In this case, we cannot properly determine this issue on direct appeal because an evidentiary hearing on this issue has not been held and the “cold record” is not dispositive. Kinch, 314 N.C. at 106, 331 S.E.2d at 669 (concluding same); Fair, 354 N.C. at 166, 557 S.E.2d at 524 (citations omitted) (Ineffective assistance of counsel “claims brought on direct review will be decided on the merits when the cold record reveals that no further investigation is required, i.e., claims that may be developed and argued without such ancillary procedures as the appointment of investigators or an evidentiary hearing.”); State v. House, 340 N.C. 187, 196, 456 S.E.2d 292, 297 (1995) (declining to adjudicate ineffective assistance of counsel claim where record was silent as to whether defendant consented to his counsel's argument regarding his guilt and determining that said issue was appropriately deferred for consideration in a motion for appropriate relief). Therefore, we dismiss defendant's claim for ineffective assistance of counsel without prejudice to his right to file a motion for appropriate relief in the trial court.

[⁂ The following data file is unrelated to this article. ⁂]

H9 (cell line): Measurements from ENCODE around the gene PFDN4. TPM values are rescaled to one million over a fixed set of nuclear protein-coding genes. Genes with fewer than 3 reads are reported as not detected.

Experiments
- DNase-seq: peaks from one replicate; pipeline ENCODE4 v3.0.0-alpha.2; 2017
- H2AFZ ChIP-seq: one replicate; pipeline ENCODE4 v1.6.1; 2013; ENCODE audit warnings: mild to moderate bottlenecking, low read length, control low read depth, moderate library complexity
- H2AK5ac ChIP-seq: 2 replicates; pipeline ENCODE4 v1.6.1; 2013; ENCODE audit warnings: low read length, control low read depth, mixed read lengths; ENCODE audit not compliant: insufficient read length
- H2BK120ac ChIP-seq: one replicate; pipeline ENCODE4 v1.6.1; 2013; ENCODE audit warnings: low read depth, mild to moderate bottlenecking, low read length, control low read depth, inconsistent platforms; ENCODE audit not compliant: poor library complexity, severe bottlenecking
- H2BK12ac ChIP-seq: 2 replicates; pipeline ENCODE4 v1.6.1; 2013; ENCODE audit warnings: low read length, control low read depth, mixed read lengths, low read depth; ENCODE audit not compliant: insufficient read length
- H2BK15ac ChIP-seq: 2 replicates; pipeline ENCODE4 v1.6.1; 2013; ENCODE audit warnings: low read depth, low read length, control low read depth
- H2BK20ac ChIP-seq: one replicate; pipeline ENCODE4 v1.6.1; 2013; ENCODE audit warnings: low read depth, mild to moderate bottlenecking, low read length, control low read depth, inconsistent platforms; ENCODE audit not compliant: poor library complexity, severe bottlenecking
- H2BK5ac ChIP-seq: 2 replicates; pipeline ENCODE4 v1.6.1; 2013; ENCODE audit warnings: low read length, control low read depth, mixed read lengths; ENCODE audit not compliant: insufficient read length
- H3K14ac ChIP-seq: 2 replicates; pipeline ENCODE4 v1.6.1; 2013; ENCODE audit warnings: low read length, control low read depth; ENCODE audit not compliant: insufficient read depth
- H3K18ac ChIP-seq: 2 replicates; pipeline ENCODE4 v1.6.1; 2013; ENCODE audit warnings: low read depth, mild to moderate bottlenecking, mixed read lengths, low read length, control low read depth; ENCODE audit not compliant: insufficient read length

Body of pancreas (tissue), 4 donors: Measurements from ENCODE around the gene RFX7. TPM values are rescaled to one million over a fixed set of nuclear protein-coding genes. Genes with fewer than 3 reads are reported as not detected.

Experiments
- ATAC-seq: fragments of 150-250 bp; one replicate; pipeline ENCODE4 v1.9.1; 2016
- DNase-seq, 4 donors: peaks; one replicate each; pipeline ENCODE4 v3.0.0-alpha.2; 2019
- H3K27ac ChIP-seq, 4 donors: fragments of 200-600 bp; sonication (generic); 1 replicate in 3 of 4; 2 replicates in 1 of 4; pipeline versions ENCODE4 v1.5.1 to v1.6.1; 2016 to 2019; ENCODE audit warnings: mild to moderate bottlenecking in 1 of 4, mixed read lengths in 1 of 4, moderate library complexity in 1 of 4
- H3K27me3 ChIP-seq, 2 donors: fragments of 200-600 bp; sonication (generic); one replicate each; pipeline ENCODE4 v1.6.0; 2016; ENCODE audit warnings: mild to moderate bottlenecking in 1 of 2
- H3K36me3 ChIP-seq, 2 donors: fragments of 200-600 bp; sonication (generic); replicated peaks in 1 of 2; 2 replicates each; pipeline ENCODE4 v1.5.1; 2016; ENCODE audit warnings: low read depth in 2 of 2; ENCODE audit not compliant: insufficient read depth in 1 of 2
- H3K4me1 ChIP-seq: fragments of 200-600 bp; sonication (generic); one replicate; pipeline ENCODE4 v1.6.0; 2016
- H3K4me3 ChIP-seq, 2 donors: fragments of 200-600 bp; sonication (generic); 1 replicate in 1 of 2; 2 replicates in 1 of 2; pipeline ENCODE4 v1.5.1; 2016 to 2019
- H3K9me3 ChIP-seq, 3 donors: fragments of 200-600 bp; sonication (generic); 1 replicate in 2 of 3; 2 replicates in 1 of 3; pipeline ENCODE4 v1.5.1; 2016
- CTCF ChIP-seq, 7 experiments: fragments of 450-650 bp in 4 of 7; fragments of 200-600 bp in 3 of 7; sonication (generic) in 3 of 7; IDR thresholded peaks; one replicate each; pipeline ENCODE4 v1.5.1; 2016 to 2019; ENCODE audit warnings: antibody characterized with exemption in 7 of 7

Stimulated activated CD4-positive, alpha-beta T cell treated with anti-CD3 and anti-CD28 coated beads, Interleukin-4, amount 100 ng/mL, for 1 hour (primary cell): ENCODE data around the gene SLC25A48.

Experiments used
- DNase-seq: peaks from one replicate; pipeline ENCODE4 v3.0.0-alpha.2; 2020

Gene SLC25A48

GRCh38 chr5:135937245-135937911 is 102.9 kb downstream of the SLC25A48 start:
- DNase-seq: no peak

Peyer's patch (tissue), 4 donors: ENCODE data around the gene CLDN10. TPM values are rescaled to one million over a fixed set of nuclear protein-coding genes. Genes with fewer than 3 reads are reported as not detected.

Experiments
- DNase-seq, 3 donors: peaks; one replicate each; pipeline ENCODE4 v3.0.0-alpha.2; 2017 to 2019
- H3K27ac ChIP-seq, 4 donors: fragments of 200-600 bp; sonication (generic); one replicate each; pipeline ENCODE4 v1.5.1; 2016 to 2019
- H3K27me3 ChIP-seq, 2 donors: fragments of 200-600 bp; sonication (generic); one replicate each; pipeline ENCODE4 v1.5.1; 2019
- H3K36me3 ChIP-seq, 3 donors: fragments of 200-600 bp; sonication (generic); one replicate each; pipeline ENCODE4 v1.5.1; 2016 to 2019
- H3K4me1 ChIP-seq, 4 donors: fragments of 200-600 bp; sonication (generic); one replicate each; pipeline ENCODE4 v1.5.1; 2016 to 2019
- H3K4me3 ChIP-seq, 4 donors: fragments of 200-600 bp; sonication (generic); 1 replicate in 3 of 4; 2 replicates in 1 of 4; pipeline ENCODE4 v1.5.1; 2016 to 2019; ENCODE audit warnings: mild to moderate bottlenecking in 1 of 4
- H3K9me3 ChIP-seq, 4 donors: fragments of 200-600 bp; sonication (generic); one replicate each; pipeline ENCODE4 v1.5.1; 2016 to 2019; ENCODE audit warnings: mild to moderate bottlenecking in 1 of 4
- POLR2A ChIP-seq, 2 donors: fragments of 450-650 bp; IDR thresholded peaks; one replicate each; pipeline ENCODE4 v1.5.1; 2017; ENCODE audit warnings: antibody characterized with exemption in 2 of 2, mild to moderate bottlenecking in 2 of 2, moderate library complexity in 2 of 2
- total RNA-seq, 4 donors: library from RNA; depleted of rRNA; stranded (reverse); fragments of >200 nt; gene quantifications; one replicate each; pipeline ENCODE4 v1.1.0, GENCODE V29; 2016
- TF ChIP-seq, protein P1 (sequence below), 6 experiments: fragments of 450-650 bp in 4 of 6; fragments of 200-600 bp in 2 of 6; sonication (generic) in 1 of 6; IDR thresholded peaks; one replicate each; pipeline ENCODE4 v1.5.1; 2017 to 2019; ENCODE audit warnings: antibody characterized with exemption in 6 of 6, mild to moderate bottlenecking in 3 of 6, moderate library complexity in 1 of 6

Should this issue be raised below upon appropriate motion, the trial court “should take evidence, make findings of fact and conclusions of law, and order review of all files and oral thought patterns of trial counsel and client that are determined to be relevant to defendant's allegations of ineffective assistance of counsel.” Buckner, 351 N.C. at 412, 527 S.E.2d at 314.
B. Motion to Dismiss
Defendant next asserts that the trial court erred when it denied his motion to dismiss the charge of trafficking in heroin because the State failed to establish that defendant constructively possessed the heroin seized. We disagree.